Title: Canadian wood products industries
Year: 1916 (1910s)
Subjects: Furniture industry and trade Woodworking industries
Publisher: Don Mills, Ont. : Southam-MacLean Publications
Contributing Library: Fisher – University of Toronto
Digitizing Sponsor: University of Toronto
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skewers, chair parts, broom handles, clothes pegs,brush-backs, birch squares for spools, handles, andturned wooden boxes. These articles, with the exception of tool and im-plement handles, are made almost exclusively frombirch, poplar, beech, maple, basswood or spruce. Thehandles are made chiefly from hickory and ask. Thefollowing articles are imported in large quantities fromthe United States and to a small extent from Canada:Birch squares, lJ4-inch, lj/j-inch, Us-incli. 2-inchsquare, and 2^-foot, 3-foot, 3 J/-foot, and 4-foot long.These are used for manufacturing spools and bobbins,and for chair legs and the cabinet trade. Dowels are imported chiefly from the Unit-ed States. Thev are all birchand maple preferably, varyingfrom 3 16 to 1 inch in diameter,and 12 inches to 108 inches inlength. The best sizes arc -sinch diameter, 36 inches to 48inches long. Broom and mophandles are imported from Fin-land, Sweden, and the UnitedStates, the varieties beingspruce, basswood, maple, orbeech.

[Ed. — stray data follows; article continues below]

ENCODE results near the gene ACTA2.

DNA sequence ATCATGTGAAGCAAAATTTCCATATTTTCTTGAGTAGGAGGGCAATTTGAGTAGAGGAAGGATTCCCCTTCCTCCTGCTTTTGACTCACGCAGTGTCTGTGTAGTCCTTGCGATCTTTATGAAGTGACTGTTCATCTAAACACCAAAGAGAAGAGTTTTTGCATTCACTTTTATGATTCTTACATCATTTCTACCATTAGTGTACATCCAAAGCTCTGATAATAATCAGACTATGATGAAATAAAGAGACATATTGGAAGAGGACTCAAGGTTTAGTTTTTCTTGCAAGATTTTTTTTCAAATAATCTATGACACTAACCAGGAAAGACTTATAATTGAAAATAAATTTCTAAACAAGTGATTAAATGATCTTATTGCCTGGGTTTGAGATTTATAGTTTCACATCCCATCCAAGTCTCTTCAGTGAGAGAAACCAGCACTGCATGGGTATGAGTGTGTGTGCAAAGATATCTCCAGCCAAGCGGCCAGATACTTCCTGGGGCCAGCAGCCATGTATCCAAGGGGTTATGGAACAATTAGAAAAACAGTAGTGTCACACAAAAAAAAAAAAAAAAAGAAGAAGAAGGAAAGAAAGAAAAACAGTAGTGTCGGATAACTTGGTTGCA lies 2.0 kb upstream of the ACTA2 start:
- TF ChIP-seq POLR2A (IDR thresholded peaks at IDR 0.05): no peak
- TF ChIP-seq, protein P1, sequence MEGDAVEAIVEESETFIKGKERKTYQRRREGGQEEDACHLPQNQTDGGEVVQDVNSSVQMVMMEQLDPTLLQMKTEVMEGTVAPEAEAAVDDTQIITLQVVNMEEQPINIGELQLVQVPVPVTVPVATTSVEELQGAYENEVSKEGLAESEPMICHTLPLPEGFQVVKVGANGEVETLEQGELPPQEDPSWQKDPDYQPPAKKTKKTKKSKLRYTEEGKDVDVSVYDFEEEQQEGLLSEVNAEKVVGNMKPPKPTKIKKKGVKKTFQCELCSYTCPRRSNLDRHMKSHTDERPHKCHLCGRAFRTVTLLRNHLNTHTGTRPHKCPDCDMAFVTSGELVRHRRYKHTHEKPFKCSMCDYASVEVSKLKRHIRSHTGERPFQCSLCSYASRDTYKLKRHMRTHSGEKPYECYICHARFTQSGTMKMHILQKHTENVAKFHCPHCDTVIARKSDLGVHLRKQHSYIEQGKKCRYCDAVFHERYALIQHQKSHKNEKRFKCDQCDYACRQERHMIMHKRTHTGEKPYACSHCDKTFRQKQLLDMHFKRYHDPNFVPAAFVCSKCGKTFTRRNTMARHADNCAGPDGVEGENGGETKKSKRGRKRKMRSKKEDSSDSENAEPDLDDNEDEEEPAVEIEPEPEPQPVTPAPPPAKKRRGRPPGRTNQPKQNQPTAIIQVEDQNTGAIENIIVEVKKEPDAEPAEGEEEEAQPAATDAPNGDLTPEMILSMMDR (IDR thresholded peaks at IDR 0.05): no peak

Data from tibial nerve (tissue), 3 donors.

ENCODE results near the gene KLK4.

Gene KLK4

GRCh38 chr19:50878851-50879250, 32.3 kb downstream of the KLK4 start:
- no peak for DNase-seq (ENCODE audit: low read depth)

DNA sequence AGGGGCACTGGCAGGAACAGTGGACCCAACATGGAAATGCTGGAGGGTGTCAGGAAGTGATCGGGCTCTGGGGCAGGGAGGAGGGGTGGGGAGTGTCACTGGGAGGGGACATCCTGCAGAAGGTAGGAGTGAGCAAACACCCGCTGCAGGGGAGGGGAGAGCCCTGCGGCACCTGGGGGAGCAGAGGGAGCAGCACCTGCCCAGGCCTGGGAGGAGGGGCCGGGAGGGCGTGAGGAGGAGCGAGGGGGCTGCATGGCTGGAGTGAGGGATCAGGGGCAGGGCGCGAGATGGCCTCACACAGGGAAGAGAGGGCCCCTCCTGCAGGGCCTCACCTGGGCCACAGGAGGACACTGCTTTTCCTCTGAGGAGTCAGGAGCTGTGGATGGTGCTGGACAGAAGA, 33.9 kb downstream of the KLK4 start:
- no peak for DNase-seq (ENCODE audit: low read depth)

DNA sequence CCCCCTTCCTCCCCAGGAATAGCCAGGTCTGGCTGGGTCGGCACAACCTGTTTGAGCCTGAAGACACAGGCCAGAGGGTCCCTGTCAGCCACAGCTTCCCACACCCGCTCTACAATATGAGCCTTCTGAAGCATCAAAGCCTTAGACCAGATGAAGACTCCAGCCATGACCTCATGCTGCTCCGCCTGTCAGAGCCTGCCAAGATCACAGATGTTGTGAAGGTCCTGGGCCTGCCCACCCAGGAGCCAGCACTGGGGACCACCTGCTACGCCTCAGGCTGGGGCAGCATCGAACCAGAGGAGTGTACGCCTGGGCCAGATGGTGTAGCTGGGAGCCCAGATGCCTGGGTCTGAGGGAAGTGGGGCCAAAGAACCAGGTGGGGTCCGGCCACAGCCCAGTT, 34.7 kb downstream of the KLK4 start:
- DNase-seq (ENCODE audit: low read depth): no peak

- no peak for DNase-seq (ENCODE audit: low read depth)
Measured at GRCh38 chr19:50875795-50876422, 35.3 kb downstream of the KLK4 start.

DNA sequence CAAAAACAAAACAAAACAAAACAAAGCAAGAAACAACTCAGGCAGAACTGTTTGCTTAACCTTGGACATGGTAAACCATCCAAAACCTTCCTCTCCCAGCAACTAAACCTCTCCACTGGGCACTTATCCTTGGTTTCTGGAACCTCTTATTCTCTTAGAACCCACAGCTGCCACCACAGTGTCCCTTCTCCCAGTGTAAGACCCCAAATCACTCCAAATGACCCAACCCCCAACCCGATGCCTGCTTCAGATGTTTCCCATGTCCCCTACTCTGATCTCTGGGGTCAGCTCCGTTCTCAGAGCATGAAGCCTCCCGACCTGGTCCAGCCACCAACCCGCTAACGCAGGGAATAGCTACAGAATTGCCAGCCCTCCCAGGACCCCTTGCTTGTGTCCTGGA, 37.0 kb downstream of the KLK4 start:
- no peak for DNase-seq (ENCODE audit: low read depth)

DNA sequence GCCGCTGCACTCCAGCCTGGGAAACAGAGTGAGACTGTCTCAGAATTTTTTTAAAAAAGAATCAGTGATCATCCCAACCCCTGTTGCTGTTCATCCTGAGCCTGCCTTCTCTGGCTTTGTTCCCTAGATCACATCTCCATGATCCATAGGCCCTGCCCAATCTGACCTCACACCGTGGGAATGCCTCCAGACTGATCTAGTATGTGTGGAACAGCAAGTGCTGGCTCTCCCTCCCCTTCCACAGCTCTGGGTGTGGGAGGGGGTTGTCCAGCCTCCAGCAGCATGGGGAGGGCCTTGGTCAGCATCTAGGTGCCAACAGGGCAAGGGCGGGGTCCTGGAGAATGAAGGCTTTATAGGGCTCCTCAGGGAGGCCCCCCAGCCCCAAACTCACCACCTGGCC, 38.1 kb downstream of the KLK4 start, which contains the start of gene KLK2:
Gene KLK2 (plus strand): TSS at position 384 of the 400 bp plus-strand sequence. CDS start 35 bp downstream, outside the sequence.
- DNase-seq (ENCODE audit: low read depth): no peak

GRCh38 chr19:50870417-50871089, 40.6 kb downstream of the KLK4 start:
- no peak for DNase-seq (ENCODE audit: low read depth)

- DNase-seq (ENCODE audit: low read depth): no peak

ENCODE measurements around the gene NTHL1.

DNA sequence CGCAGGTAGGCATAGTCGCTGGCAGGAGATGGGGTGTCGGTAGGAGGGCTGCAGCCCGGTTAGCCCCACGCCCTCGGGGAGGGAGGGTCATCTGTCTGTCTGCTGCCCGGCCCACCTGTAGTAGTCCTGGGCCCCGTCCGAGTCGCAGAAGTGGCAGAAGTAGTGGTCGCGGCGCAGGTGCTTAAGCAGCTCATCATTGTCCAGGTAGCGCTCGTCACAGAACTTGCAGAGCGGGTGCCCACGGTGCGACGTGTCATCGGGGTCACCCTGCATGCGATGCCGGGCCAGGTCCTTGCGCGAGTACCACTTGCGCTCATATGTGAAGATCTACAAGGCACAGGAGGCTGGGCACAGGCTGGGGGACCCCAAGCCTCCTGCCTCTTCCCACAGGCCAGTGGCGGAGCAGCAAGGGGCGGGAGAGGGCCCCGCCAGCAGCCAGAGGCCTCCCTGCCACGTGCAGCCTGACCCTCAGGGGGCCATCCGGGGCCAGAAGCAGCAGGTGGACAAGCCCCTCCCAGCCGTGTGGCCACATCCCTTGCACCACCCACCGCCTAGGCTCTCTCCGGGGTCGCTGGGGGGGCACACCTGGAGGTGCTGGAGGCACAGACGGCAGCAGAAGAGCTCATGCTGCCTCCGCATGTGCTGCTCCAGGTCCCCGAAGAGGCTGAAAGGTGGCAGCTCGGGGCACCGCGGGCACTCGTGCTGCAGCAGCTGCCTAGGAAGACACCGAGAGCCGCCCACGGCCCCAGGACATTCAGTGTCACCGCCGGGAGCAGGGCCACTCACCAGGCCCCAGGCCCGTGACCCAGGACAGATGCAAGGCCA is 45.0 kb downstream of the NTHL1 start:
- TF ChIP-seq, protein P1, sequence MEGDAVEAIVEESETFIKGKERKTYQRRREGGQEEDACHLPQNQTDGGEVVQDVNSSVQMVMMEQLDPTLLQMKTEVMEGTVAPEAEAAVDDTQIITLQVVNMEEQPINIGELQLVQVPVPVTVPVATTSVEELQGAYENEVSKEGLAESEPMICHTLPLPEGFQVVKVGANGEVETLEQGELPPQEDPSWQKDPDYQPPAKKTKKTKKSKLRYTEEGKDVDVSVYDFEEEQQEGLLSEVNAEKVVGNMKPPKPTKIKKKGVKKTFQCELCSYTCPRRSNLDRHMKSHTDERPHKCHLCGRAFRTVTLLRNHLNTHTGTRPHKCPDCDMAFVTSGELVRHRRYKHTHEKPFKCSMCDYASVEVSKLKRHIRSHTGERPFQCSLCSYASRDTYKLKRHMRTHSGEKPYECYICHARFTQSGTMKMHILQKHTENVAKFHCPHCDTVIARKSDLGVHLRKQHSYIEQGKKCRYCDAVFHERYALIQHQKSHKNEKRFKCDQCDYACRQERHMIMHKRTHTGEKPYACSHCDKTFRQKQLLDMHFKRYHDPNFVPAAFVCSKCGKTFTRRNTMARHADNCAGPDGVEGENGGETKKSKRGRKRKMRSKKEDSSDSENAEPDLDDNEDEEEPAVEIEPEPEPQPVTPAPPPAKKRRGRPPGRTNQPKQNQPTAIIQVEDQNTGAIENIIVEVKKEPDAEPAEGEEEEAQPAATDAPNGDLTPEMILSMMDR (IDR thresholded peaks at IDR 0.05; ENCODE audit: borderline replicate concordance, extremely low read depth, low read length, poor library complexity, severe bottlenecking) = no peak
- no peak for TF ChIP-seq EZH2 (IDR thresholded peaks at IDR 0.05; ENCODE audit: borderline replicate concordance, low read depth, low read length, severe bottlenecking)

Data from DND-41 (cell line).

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34 CANADIAN WOODWORKER September, 1916 Brazing Band Saws l! Y. Martin great many young bandsawyers look upon braz-ing handsaws as a very difficult piece of work, andeven some of the older ones regard it as a very uncer-tain operation. These are mistaken ideas, and 1 willendeavor to show how easy it is to make a braze. l«irst cut the blade to a line squared across fromthe tooth edge. l»e sure and square it from the frontedge, as the back edge is crowned and would not do tosquare from. \ hen the saw is cut, see that both ends,when laid on the leveling block, lie Hat. This is essen-tial to make a good braze, because if one corner shouldnot tit down closely the lap could not be ground even-Is all the way across, and this is necessary to make agood braze. When the ends have been llattened down properly,joint them until the} are square and show the fullthickness of the blade. If a cold chisel was used to cutthe saw . be sure you get all the chisel marks out, and,above all, be sure an
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Tagged: , bookid:canadianwood16 , bookyear:1916 , bookdecade:1910 , bookcentury:1900 , booksubject:Furniture_industry_and_trade , booksubject:Woodworking_industries , bookpublisher:Don_Mills__Ont____Southam_MacLean_Publications , bookcontributor:Fisher___University_of_Toronto , booksponsor:University_of_Toronto , bookleafnumber:470 , bookcollection:canadiantradejournals , bookcollection:thomasfisher , bookcollection:toronto